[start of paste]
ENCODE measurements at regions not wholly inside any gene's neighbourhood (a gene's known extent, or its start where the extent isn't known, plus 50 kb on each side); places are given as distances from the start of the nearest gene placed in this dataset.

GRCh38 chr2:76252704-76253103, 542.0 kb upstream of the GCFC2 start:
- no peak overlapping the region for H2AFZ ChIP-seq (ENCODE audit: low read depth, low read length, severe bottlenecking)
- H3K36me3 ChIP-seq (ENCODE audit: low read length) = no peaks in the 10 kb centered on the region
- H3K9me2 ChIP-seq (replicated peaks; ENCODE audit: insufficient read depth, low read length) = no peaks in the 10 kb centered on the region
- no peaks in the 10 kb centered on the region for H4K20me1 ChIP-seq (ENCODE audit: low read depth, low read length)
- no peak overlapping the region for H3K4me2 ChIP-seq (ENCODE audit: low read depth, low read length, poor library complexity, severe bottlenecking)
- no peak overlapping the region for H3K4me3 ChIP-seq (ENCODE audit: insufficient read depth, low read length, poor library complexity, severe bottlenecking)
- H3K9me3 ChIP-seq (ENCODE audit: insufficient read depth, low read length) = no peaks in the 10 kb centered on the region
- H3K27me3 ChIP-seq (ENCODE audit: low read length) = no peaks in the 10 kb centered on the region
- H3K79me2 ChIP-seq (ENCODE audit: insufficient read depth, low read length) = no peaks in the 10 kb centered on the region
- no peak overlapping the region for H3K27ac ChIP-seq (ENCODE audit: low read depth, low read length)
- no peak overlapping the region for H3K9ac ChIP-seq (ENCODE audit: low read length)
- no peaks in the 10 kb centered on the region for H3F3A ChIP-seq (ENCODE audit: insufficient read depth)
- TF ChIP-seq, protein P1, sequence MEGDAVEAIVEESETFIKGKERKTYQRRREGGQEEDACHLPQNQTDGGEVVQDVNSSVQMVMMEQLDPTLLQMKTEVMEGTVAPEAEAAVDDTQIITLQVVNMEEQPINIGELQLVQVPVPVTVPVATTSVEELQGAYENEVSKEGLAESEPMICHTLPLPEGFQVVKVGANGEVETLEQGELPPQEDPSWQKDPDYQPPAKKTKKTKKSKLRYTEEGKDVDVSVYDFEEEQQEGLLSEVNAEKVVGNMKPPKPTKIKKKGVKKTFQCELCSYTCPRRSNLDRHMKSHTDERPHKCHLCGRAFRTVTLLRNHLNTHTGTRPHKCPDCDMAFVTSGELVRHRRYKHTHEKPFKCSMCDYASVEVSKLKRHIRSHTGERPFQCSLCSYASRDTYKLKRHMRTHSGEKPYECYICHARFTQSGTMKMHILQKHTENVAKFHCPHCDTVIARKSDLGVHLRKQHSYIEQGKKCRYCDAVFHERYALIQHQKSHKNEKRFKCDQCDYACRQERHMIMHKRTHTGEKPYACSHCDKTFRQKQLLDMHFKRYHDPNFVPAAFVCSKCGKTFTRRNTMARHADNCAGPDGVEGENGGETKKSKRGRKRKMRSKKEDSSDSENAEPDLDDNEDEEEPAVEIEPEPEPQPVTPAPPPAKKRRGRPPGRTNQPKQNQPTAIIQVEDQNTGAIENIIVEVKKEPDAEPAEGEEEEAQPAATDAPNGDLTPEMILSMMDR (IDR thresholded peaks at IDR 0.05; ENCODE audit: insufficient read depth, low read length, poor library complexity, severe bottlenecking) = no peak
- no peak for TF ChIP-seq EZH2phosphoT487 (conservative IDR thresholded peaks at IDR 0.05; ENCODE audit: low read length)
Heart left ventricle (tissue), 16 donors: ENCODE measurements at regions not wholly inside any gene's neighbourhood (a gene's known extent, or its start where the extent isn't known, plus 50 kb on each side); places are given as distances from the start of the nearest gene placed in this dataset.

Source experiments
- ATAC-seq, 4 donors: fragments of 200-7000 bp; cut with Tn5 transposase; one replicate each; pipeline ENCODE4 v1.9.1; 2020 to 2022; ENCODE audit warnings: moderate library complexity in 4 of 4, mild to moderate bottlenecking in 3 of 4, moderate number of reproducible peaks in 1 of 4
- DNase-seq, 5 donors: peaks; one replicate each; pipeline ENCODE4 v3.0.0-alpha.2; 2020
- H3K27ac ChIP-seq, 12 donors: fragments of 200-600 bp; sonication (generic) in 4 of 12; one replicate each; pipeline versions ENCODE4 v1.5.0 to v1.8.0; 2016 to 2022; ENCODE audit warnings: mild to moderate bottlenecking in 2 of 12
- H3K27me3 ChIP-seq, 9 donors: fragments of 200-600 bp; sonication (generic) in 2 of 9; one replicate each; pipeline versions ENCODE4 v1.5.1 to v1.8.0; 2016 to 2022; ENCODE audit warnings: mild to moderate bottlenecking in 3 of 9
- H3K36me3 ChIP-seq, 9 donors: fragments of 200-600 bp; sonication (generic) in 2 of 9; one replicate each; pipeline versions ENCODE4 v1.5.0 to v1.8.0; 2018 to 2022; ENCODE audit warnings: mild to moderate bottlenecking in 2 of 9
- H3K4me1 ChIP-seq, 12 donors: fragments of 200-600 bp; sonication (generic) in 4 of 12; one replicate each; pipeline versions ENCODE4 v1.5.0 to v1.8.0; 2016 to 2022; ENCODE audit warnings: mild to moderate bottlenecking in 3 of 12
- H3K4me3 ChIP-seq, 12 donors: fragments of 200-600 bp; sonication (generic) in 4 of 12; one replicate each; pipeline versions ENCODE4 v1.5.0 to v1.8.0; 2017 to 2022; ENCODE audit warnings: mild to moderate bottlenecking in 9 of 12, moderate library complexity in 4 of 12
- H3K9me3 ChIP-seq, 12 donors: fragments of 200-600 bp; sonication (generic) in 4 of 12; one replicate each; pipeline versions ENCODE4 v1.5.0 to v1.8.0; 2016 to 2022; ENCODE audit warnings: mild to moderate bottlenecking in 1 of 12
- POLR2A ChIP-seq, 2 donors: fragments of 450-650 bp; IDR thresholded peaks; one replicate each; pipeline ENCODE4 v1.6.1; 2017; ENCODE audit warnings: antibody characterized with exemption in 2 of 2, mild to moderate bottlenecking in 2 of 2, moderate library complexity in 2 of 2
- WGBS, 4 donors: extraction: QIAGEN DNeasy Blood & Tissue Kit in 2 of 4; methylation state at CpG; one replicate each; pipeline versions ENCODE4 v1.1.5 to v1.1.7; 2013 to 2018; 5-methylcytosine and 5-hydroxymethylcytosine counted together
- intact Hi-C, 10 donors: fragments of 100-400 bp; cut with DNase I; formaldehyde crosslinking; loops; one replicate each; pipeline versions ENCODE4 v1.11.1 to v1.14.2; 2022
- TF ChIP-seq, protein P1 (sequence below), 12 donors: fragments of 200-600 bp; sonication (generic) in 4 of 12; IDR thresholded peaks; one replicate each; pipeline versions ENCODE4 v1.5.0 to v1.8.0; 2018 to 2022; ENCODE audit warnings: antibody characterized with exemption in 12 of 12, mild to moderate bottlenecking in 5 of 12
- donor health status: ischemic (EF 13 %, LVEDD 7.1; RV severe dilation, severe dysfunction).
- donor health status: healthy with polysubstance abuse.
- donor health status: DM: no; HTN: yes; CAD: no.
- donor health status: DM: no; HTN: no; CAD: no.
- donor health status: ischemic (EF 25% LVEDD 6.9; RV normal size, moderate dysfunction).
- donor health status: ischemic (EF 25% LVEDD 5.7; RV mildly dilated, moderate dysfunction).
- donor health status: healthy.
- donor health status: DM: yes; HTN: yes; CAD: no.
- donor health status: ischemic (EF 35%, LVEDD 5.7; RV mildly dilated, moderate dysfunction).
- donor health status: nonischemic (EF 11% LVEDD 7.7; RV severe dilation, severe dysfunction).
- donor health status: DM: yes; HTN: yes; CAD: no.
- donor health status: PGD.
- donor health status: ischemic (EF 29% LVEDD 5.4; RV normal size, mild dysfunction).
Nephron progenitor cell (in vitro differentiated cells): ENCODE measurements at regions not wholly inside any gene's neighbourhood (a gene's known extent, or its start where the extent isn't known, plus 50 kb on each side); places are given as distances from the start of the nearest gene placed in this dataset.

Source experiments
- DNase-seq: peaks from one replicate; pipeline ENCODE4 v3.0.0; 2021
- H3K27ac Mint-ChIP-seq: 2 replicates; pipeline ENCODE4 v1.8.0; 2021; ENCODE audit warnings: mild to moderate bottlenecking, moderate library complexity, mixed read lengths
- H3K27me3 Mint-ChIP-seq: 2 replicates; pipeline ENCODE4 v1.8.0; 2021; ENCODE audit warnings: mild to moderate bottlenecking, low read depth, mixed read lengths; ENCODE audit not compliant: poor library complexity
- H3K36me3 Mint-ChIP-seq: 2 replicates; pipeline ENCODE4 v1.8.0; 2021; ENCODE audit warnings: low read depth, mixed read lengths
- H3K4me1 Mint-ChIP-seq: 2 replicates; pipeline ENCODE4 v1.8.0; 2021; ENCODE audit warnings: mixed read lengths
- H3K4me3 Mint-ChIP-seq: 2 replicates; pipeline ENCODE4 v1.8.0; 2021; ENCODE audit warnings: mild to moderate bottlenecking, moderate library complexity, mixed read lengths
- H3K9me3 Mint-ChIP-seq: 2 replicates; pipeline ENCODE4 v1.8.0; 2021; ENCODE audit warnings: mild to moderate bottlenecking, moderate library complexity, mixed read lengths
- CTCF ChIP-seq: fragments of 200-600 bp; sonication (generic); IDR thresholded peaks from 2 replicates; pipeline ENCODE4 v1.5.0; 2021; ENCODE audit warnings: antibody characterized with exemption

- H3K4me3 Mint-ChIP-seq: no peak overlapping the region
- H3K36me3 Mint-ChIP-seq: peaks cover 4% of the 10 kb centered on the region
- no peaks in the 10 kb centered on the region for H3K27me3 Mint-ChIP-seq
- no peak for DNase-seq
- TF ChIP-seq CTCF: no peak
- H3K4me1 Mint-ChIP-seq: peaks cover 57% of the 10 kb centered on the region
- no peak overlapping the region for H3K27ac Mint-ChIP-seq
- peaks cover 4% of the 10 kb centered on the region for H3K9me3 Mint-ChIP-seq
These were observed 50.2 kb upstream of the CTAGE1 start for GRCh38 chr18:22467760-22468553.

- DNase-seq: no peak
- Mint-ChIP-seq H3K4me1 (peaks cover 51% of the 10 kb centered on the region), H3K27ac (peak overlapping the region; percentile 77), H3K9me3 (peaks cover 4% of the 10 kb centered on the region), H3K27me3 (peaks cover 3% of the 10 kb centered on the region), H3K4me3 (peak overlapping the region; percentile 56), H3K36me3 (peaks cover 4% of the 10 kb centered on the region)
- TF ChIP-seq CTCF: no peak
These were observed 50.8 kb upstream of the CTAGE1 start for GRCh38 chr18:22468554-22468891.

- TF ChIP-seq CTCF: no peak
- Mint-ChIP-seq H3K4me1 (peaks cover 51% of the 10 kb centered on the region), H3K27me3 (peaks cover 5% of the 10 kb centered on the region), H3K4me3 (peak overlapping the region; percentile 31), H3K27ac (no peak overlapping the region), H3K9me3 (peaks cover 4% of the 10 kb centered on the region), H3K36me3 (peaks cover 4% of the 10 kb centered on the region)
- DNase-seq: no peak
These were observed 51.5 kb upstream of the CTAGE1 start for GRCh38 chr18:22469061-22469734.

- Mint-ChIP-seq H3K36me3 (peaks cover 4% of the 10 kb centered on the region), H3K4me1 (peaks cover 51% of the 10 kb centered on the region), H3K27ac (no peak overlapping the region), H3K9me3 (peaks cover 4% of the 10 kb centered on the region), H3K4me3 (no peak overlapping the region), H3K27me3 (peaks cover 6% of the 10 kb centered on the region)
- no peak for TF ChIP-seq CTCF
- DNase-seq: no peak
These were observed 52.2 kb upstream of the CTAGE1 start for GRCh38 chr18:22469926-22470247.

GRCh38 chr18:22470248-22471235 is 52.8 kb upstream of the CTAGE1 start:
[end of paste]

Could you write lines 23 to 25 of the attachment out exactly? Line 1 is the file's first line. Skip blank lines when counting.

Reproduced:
- H3K36me3 ChIP-seq, 9 donors: fragments of 200-600 bp; sonication (generic) in 2 of 9; one replicate each; pipeline versions ENCODE4 v1.5.0 to v1.8.0; 2018 to 2022; ENCODE audit warnings: mild to moderate bottlenecking in 2 of 9
- H3K4me1 ChIP-seq, 12 donors: fragments of 200-600 bp; sonication (generic) in 4 of 12; one replicate each; pipeline versions ENCODE4 v1.5.0 to v1.8.0; 2016 to 2022; ENCODE audit warnings: mild to moderate bottlenecking in 3 of 12
- H3K4me3 ChIP-seq, 12 donors: fragments of 200-600 bp; sonication (generic) in 4 of 12; one replicate each; pipeline versions ENCODE4 v1.5.0 to v1.8.0; 2017 to 2022; ENCODE audit warnings: mild to moderate bottlenecking in 9 of 12, moderate library complexity in 4 of 12